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Steve Ruark, Associated Press
An Army carry team moves a transfer case containing the remains of Staff Sgt. Aaron R. Butler at Dover Air Force Base, Del., on Friday, Aug. 18, 2017. According to the Department of Defense, Butler, of Monticello, Utah, died Aug. 16, in Nangarhar province, Afghanistan, of injuries sustained from an improvised explosive device while conducting combat operations.

SALT LAKE CITY — The remains of a Green Beret killed in Afghanistan last week will return to his southern Utah hometown on what would have been his 28th birthday.

Ahead of the Thursday homecoming, two services were scheduled to honor Army National Guard Staff Sgt. Aaron Butler, who grew up in Monticello. His funeral will be Saturday in the small town, and a vigil is planned for Tuesday night in Cedar Hills, where neighbors say he lived most recently before deployment.

Butler's family members in a Monday statement said they had "heartfelt appreciation for the outpouring of love and support at this difficult time."

Butler died in combat Aug. 16 in eastern Afghanistan, authorities said, when he was clearing a booby-trapped building. He was in the Utah National Guard 19th Special Forces and was part of a mission against the Islamic State in Nangarhar Province.

Following President Donald Trump's assurance Monday that the war in Afghanistan would be a victory for American troops in the end, Butler's parents said in a statement they believed their son would support possible changes designed to make the U.S. strategy more efficient, "even if it required additional sacrifice."

“Our loss is painful and agonizing, but it will be even worse for the nation if we don’t stand up and take steps to stop the spread of terrorism," Randy and Laura Butler said, in part. "Aaron felt this way and he sealed this belief with his life. We support our son and the cause for which he died."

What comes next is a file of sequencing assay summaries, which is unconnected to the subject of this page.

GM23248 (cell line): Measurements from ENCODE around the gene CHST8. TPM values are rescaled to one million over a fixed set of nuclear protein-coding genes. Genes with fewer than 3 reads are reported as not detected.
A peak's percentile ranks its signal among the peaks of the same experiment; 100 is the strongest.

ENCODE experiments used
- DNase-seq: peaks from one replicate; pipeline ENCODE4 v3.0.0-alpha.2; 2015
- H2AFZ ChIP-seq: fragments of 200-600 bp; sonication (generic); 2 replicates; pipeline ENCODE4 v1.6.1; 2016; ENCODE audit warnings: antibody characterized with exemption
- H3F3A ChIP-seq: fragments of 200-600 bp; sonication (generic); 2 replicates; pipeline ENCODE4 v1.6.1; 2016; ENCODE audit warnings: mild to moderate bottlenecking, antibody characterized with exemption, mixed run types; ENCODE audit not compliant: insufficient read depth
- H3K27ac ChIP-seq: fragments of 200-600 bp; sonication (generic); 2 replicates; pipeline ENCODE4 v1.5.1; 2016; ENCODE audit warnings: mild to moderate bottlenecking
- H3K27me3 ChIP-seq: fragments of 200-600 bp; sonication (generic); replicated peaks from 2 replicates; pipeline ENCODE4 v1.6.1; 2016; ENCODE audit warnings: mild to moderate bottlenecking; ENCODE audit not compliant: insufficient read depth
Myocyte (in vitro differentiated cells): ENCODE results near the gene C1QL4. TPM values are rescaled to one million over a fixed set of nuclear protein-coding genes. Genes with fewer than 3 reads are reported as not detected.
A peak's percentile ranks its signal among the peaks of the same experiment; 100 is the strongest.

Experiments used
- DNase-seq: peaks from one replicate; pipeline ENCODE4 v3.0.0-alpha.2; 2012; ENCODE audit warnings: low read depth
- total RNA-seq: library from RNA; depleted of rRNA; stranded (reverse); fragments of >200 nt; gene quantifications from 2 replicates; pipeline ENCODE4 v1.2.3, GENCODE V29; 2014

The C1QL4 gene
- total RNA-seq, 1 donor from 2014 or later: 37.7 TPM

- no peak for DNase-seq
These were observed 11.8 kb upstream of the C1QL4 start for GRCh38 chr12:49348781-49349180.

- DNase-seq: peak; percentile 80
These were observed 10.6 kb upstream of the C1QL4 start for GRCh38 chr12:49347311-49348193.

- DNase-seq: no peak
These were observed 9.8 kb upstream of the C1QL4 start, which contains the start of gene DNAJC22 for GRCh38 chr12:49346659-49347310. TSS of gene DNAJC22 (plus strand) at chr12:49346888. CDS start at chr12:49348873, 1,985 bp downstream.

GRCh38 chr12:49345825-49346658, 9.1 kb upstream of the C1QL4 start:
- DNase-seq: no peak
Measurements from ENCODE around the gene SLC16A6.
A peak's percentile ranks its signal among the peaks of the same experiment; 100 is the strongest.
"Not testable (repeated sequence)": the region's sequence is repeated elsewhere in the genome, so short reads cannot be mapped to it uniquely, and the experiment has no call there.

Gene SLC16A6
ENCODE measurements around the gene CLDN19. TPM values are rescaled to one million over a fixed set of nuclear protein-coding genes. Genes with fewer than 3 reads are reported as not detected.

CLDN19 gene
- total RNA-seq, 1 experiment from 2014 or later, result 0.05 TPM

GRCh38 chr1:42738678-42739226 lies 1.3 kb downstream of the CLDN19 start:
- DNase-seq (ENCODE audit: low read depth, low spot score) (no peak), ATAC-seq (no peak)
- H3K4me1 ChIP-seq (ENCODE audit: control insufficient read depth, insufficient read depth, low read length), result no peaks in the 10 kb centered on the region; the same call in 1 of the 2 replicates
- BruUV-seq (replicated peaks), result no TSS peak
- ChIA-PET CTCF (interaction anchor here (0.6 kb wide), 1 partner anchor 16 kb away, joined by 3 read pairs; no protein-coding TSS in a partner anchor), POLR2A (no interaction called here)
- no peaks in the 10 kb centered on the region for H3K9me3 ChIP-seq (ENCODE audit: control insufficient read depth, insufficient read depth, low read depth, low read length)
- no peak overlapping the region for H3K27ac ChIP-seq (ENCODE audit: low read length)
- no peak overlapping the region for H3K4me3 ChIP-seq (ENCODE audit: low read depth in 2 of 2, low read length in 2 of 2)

Eleven other Utah National Guard members in Butler's unit were wounded, and several had "pretty bad shrapnel wounds," Maj. Gen. Jefferson Burton said Monday.

"The good news is, they're all going to survive," Burton said, though they were mourning the loss of Butler. Three who were in critical condition last week have improved to serious but stable condition, Burton said. The group will remain in Afghanistan, where doctors will monitor them for concussions.

Of the 11, eight were from Utah and three from other states, though they all served in the Utah contingent.

In Butler's Utah County neighborhood over the weekend, American flags lined homes and streets in remembrance the former Monticello High wrestling champion who had a fiancé at home.

On Friday, Butler's remains arrived at Dover Air Force Base in Delaware, where seven soldiers carried a case off of a military plane in the dark as officers saluted.

Butler's remains are expected arrive at the Monticello Airport on Thursday and then travel via motorcade to the San Juan Mortuary in Blanding.

Details on events honoring Butler this week:

Vigil: 8 p.m. Tuesday at Heritage Park, 4425 W. Cedar Hills Drive in Cedar Hills.

Funeral service: Noon on Saturday at the Monticello LDS Stake Center in Monticello. Prior to the service, a viewing is scheduled from 9 to 11:30 a.m. Burial to follow at Monticello City Cemetery.